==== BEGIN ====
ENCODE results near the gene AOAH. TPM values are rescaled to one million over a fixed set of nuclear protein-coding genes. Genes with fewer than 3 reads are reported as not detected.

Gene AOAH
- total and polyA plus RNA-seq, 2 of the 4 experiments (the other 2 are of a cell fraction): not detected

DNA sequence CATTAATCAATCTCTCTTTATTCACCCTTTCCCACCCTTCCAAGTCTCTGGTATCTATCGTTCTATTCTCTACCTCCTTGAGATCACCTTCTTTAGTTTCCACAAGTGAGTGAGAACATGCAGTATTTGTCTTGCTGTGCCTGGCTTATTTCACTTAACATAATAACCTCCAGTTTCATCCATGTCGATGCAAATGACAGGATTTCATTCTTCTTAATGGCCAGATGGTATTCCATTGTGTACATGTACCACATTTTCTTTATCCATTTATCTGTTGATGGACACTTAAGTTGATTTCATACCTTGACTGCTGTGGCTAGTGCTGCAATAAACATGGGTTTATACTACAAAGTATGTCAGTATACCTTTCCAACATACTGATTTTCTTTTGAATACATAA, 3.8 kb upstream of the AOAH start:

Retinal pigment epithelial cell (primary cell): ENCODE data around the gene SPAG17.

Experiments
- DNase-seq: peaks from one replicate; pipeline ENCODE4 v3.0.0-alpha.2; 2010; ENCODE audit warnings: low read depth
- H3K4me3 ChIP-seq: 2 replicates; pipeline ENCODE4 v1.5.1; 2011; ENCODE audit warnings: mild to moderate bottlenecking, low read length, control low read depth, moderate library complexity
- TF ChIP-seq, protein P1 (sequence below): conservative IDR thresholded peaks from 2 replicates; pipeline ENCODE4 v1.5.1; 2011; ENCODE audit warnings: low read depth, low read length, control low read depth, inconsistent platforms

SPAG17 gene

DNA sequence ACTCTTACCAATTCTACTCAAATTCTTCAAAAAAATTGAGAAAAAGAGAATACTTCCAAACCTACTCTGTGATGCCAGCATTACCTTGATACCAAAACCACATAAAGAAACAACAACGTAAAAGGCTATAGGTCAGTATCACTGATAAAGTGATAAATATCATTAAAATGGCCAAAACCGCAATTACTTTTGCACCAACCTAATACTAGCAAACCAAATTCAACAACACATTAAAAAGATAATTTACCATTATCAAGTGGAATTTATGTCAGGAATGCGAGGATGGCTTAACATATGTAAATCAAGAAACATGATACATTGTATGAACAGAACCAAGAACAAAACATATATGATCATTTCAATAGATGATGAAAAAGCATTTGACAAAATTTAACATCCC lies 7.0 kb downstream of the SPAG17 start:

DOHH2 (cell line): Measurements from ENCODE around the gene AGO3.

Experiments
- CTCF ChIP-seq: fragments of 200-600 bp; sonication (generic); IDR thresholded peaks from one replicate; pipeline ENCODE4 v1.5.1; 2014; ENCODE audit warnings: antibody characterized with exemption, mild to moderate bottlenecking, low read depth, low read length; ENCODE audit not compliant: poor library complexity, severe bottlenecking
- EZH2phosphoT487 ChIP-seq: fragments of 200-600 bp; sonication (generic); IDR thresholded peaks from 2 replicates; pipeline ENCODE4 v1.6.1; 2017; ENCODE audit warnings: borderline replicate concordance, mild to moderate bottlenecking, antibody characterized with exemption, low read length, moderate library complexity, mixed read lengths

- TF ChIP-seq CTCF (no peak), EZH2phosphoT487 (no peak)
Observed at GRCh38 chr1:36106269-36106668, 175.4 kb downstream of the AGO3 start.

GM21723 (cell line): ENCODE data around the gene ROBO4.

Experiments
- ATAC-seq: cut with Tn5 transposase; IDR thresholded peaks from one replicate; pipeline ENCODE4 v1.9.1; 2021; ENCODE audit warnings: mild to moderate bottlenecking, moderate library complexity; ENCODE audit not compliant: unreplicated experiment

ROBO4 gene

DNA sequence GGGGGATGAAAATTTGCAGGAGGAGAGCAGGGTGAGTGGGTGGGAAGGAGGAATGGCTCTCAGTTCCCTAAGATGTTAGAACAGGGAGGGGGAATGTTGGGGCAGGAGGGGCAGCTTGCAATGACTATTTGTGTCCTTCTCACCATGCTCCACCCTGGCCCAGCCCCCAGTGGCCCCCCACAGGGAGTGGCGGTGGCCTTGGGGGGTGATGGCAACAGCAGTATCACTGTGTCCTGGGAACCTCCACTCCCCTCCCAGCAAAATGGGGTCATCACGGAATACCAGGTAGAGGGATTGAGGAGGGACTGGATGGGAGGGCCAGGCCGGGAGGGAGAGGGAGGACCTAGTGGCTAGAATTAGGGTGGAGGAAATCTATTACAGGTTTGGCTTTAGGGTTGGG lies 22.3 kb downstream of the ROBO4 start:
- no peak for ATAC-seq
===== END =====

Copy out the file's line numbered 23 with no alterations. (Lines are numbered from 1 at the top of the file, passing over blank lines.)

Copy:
- no peak for ATAC-seq